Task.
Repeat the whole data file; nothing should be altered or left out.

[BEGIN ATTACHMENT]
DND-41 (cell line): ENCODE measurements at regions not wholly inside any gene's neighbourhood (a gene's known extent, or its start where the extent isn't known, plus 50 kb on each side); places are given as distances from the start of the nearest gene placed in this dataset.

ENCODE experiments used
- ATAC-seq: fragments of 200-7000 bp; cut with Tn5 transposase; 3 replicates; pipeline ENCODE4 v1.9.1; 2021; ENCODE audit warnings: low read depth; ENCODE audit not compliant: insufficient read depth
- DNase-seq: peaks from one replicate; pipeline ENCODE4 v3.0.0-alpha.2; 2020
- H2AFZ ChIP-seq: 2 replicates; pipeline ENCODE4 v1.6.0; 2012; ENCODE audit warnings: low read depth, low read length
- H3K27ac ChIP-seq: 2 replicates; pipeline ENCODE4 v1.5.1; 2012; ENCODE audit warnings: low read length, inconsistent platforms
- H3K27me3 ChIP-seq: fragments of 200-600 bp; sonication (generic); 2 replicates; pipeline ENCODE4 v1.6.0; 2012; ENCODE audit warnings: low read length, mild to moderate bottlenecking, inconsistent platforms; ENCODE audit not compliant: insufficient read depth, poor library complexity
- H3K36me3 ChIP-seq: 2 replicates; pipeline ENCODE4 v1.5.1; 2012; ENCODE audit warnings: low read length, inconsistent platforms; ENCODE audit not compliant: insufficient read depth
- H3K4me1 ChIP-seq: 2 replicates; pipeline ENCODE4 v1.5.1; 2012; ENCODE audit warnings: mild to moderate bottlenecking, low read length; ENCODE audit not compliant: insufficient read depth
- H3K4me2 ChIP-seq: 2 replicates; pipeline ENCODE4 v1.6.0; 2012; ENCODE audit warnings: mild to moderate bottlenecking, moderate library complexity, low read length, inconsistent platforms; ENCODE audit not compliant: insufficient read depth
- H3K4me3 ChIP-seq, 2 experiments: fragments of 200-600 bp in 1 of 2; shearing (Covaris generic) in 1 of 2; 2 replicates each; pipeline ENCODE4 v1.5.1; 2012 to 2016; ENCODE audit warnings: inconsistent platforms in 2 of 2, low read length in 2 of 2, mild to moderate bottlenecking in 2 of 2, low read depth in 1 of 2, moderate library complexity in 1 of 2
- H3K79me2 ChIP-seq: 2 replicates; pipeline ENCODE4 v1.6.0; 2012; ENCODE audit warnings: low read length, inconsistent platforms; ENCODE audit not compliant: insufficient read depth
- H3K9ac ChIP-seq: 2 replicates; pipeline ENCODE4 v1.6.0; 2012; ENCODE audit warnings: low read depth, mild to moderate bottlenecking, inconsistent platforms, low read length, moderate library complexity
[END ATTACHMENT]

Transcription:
DND-41 (cell line): ENCODE measurements at regions not wholly inside any gene's neighbourhood (a gene's known extent, or its start where the extent isn't known, plus 50 kb on each side); places are given as distances from the start of the nearest gene placed in this dataset.

ENCODE experiments used
- ATAC-seq: fragments of 200-7000 bp; cut with Tn5 transposase; 3 replicates; pipeline ENCODE4 v1.9.1; 2021; ENCODE audit warnings: low read depth; ENCODE audit not compliant: insufficient read depth
- DNase-seq: peaks from one replicate; pipeline ENCODE4 v3.0.0-alpha.2; 2020
- H2AFZ ChIP-seq: 2 replicates; pipeline ENCODE4 v1.6.0; 2012; ENCODE audit warnings: low read depth, low read length
- H3K27ac ChIP-seq: 2 replicates; pipeline ENCODE4 v1.5.1; 2012; ENCODE audit warnings: low read length, inconsistent platforms
- H3K27me3 ChIP-seq: fragments of 200-600 bp; sonication (generic); 2 replicates; pipeline ENCODE4 v1.6.0; 2012; ENCODE audit warnings: low read length, mild to moderate bottlenecking, inconsistent platforms; ENCODE audit not compliant: insufficient read depth, poor library complexity
- H3K36me3 ChIP-seq: 2 replicates; pipeline ENCODE4 v1.5.1; 2012; ENCODE audit warnings: low read length, inconsistent platforms; ENCODE audit not compliant: insufficient read depth
- H3K4me1 ChIP-seq: 2 replicates; pipeline ENCODE4 v1.5.1; 2012; ENCODE audit warnings: mild to moderate bottlenecking, low read length; ENCODE audit not compliant: insufficient read depth
- H3K4me2 ChIP-seq: 2 replicates; pipeline ENCODE4 v1.6.0; 2012; ENCODE audit warnings: mild to moderate bottlenecking, moderate library complexity, low read length, inconsistent platforms; ENCODE audit not compliant: insufficient read depth
- H3K4me3 ChIP-seq, 2 experiments: fragments of 200-600 bp in 1 of 2; shearing (Covaris generic) in 1 of 2; 2 replicates each; pipeline ENCODE4 v1.5.1; 2012 to 2016; ENCODE audit warnings: inconsistent platforms in 2 of 2, low read length in 2 of 2, mild to moderate bottlenecking in 2 of 2, low read depth in 1 of 2, moderate library complexity in 1 of 2
- H3K79me2 ChIP-seq: 2 replicates; pipeline ENCODE4 v1.6.0; 2012; ENCODE audit warnings: low read length, inconsistent platforms; ENCODE audit not compliant: insufficient read depth
- H3K9ac ChIP-seq: 2 replicates; pipeline ENCODE4 v1.6.0; 2012; ENCODE audit warnings: low read depth, mild to moderate bottlenecking, inconsistent platforms, low read length, moderate library complexity